Tuesday, February 26, 2008

Challenging Racism: Part II

This is a continuation of my previous post on Damali Ayo’s public service art: “Hello My Race is…White." The artwork can be downloaded from her website.

My favorite quote is from step 4: “Keep a tally of the many times a day…you benefit from your whiteness. Inventory is a hard step in the program. Try keeping a favorite friend, hero, or personality of color. When you can’t do it for yourself, do it for them.”

As many readers know, my partner is a genderqueer woman of color. Reading the 4th Step actually made me very upset, thinking about the times that I might have consider something easy or accessible, and she might find it incredibly inaccessible. Case in point, she recently applied to a very prestigious school and I recall thinking that she would easily get in. Not only is she an amazing artist with a strong vision, but also I thought her Blackness, her queerness, and her female identity would all lend the school a greater diversity, which it desperately needs. Well, I was wrong. But what makes me cringe and shrivel inside is that my partner’s friends of color knew that her race wouldn’t help her. I was suffering from “a white view of affirmative action” where I thought her ability to address issues of race, sex, gender, and queerness would add to her desirability. I thought that, should a snap decision come between her and another equally qualified candidate her race would be a deciding factor. Her friends knew better. They knew no institution made on the backs of women (and men) of color would turn a 360 and let her in because of her racial identity. This is not an instance where I benefited from my whiteness but where I was clearly not supporting her enough because I couldn’t see the whole racial picture. This is an instance where I hurt her through my unacknowledged privilege.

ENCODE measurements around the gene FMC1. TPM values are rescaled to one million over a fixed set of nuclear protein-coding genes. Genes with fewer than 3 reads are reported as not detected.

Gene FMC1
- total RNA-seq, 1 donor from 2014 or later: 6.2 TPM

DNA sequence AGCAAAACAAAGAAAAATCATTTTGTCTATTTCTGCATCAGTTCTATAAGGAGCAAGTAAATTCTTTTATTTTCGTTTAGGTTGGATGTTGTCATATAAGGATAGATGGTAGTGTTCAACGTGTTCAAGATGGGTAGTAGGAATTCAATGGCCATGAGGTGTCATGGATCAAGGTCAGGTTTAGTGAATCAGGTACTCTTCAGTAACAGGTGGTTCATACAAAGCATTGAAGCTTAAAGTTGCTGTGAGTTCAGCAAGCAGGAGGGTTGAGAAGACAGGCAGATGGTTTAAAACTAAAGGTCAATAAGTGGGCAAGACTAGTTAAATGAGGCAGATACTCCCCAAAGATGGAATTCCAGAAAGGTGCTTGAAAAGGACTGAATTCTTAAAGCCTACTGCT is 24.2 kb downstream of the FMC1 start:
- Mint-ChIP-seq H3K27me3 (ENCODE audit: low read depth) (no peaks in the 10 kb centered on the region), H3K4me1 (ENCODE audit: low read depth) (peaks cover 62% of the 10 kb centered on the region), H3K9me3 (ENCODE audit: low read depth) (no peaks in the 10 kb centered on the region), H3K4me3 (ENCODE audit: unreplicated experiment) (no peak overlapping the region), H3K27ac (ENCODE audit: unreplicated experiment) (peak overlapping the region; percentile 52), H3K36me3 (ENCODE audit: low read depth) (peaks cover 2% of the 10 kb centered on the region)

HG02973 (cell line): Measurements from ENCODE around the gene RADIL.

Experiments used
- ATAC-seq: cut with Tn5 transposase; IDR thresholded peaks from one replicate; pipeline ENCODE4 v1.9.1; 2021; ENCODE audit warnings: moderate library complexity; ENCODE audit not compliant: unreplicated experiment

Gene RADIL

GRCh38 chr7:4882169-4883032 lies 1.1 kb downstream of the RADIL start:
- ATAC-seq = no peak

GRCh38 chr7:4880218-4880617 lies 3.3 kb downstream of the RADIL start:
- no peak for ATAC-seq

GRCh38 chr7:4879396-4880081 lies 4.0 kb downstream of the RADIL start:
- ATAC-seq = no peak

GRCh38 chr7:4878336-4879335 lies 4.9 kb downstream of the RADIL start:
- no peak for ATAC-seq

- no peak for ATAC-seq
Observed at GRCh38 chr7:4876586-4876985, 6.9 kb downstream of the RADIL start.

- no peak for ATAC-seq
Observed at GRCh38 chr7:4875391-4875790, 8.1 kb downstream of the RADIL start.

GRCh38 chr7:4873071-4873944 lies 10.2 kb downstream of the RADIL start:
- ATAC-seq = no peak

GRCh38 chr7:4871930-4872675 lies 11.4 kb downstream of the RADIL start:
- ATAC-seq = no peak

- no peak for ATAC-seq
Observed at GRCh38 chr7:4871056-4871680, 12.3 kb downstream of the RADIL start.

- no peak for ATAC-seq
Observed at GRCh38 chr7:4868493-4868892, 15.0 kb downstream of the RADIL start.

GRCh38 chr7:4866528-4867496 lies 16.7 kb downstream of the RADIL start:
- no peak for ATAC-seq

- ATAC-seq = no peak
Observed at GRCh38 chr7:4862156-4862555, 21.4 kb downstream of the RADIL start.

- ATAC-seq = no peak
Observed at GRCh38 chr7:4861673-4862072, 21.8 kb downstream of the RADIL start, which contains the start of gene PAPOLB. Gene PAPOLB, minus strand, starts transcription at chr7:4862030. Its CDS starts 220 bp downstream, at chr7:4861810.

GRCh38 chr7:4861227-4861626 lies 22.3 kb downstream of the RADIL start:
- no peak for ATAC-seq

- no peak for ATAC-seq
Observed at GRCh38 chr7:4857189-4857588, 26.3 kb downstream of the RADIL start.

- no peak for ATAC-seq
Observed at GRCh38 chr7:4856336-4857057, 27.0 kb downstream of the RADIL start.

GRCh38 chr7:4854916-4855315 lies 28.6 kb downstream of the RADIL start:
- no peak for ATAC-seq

Ayo’s Fourth Step, and the inclusion of her plea to do it for others when you can’t do it for yourself incited me to challenge someone the other day in a space and at a time when I would have rather kept my mouth shut. At one of the Masculine Spectrum meetings a fellow transman made a comment where he compared un-educated people and physically dangerous people to people from Developing Nations. The comment basically ran that folks from Developing Nations have no education and therefore no compassion and will take out their anger on transpeople. The comment was in the context of the safety of coming out as transgender at work – and he was making an excellent point that we (transgender people) can’t condemn a person for being closeted, as the world is still very scary. Before we could move on to a new subject I spoke up with “I” statements: “I heard you say that people from developing nations aren’t as intelligent and won’t be supportive of us. I don’t know if this was your intended statement, but I heard something racist that sounded like it was saying that people of color are dangerous and un-educated. I wanted to let you know what I heard.” It went on for longer than that, but it was all very low-key and I tried to not say “you are racist” but to say “what I heard was unacceptable”. It’s important, of course, to admit racism but I think that it’s more important to try and get white people to understand how racism occurs through them and how they’re able to end it. This is why I wasn’t more confrontational, even though various anti-racism trainings I’ve been to (and portions of Ayo’s work) imply that my style of soft statements isn’t acceptable. Maybe it’s not. I don’t know. And I certainly don’t want to make these statements just so I can say “aren’t I great and anti-racist?” I want to be able to say, “I’m connecting and changing white people, and I’m constantly challenging myself”.

Like Ayo writes, it’s easier for me to speak up when I think of my partner. I think: if she were here, would I allow this to go down? Just because I’m in an all-white space doesn’t mean that racism can go un-checked. And if I’m in a mixed space, it’s not the job of people of color to speak up against racism. It’s my job, and I plan on doing it in a respectful way that encourages change and ongoing conversations.

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